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Should I Have An Indoor Dog Or An Outdoor Dog?

The question is void, because there’s no such thing as an “outdoor dog”.

Should I Have An Indoor Dog Or An Outdoor Dog?

But There Are Dogs Who Live Outdoors!

I do realise that there are dogs who are segregated from the family, relegated to living outdoors for their entire lives. But I contend that that still doesn’t make them so-called “outdoor dogs”.

Why? Because NO dog is an outdoor dog: in the same way there’s no such thing as an “outdoor child”, there’s no such thing as an “outdoor dog”.

Part Of The Family

A dog is part of the family, and should therefore be among the family. And because the family is mainly indoors, that means the dog belongs indoors too, with the rest of the family.

So the question isn't "Should I have an indoor dog or an outdoor dog?", but really: "Should I have a dog at all?"

What do I mean by that? Well, many disagree with my stance, and you might be among them. If you are, that’s fine. If you think that it’s okay to keep a dog perpetually isolated from the family by sequestering him outdoors his whole life, then okay. But, if that’s the case, you shouldn’t have a dog at all.


Oh, and while I’m at it, don’t have children either - the last thing we need is for you to bring up another generation of people who think it’s okay to ostracise a member of the family by relegating him to a lonely existence in the backyard.

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Adopt a homeless animal instead - they all deserve a second chance

It's estimated that 130,000 dogs and 60,000 cats are killed every year in Australia because there are not enough homes for them all. And the global numbers amount to millions upon millions every single year.

Puppy mills are a major contributor to the terrible problem of overpopulation. Puppy mills are essentially 'dog factories' where dogs are forced to churn out litter after litter, with no thought for the welfare of the dogs and all thought for profit. The dogs live in appallingly dirty, cramped conditions all their lives, and when they no longer serve their purpose they're killed, dumped or sold to vivisection laboratories.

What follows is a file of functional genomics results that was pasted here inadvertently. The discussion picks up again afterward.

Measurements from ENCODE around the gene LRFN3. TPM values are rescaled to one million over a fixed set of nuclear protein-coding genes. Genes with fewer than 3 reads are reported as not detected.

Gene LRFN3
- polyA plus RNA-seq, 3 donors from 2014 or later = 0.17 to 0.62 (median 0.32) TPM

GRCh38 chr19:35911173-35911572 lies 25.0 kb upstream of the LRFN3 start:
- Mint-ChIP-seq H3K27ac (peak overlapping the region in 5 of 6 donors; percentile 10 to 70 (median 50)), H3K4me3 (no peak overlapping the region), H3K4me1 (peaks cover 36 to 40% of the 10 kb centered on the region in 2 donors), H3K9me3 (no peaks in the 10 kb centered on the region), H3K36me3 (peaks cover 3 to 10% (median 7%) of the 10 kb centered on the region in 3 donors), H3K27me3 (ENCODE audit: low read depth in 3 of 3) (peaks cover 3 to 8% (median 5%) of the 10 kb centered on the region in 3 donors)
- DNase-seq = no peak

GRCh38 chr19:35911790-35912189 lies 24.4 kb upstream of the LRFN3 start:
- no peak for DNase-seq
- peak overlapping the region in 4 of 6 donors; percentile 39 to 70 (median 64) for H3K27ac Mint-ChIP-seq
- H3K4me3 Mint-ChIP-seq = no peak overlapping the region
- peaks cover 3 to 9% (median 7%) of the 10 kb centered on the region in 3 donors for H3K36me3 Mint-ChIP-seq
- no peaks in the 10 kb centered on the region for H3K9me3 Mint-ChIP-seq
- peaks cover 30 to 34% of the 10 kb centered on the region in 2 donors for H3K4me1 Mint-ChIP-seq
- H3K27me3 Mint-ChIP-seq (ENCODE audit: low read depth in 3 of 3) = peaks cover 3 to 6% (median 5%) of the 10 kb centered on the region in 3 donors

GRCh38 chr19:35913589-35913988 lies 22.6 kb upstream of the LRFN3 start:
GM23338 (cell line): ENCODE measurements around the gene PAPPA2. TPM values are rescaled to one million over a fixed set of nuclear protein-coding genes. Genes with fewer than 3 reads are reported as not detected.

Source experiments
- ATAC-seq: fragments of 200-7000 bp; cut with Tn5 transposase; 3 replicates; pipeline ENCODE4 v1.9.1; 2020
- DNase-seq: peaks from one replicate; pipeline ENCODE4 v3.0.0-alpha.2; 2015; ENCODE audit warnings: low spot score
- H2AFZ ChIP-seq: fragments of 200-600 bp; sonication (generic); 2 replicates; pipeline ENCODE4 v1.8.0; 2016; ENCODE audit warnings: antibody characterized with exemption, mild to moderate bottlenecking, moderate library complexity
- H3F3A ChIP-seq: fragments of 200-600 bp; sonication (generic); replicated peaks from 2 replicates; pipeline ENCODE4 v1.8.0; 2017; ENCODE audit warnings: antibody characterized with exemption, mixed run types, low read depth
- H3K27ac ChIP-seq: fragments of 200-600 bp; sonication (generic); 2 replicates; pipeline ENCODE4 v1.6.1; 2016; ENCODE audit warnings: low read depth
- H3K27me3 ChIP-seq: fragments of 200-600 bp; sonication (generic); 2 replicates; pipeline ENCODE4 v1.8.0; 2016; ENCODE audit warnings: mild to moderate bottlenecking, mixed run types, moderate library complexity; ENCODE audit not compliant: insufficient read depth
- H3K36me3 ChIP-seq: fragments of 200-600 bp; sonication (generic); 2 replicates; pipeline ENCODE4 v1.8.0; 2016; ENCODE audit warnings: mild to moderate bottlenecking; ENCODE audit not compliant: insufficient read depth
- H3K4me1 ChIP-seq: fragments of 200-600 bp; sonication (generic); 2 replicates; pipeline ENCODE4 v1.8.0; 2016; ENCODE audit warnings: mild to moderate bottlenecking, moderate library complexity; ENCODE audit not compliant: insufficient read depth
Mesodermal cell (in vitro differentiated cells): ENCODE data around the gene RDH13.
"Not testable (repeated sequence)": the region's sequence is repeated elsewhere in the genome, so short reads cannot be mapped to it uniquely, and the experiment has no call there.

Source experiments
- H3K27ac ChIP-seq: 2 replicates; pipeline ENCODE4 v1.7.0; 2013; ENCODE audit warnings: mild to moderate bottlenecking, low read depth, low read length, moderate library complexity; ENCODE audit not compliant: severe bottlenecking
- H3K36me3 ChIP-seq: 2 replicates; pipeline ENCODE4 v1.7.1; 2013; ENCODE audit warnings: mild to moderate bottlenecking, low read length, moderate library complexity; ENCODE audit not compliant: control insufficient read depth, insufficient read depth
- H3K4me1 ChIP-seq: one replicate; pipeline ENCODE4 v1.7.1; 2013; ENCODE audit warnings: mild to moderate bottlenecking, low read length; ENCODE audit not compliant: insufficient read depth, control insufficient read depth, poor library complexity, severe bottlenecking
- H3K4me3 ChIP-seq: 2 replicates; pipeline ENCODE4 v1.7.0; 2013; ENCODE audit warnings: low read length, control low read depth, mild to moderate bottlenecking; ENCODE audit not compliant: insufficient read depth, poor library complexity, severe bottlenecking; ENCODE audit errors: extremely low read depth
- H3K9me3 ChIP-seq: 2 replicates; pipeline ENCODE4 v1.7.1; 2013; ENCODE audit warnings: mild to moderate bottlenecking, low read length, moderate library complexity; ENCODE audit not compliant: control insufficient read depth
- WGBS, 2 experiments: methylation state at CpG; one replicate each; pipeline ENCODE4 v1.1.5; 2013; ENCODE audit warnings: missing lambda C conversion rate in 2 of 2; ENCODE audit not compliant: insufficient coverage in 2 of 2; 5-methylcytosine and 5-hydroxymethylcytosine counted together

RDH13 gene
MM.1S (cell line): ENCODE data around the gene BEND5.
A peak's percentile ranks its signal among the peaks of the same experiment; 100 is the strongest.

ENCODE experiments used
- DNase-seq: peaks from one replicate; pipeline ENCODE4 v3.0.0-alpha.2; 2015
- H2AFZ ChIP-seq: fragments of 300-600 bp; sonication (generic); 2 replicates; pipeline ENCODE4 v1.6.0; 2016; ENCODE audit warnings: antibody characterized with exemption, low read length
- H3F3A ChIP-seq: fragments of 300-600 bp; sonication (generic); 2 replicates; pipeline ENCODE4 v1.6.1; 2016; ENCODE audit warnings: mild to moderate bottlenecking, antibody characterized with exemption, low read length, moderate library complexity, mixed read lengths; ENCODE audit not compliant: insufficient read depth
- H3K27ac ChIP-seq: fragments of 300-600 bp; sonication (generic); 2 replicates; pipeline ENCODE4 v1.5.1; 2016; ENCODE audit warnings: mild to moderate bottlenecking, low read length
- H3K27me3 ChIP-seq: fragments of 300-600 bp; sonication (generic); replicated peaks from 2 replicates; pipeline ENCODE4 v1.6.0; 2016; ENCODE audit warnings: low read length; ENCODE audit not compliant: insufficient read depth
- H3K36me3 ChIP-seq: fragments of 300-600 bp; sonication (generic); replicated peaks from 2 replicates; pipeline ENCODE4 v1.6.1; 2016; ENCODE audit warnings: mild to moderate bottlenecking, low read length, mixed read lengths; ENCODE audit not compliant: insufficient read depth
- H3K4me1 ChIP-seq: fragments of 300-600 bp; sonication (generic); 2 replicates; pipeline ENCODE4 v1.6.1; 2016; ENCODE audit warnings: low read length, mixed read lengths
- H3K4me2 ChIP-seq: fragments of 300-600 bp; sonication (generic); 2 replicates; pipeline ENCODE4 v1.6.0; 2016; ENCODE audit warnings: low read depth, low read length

Petshops fit into the picture because puppy mills are generally where petshops get their animals from. Furthermore, having animals in shop windows encourages impulse purchases, and adding an animal to your family should be a conscious, careful decision - NOT one to be made while shoe shopping.

Breeders contribute enormously to the tragic statistics above too. And it doesn't matter whether they're professional breeders or backyard breeders, and whether they breed for profit or not, because while there are homeless animals sitting on death row in shelters, any and all animal breeding is utterly irresponsible.

Now, here's where you come in. You can either be part of the problem or part of the solution. You can either buy animals from puppy mills, petshops or breeders and be part of the problem. Or you can adopt from a shelter or rescue organisation and be part of the solution.

If I haven't convinced you, visit your local shelter to see the homeless animals. Let their innocent faces convince you that adopting is the only responsible choice to make.

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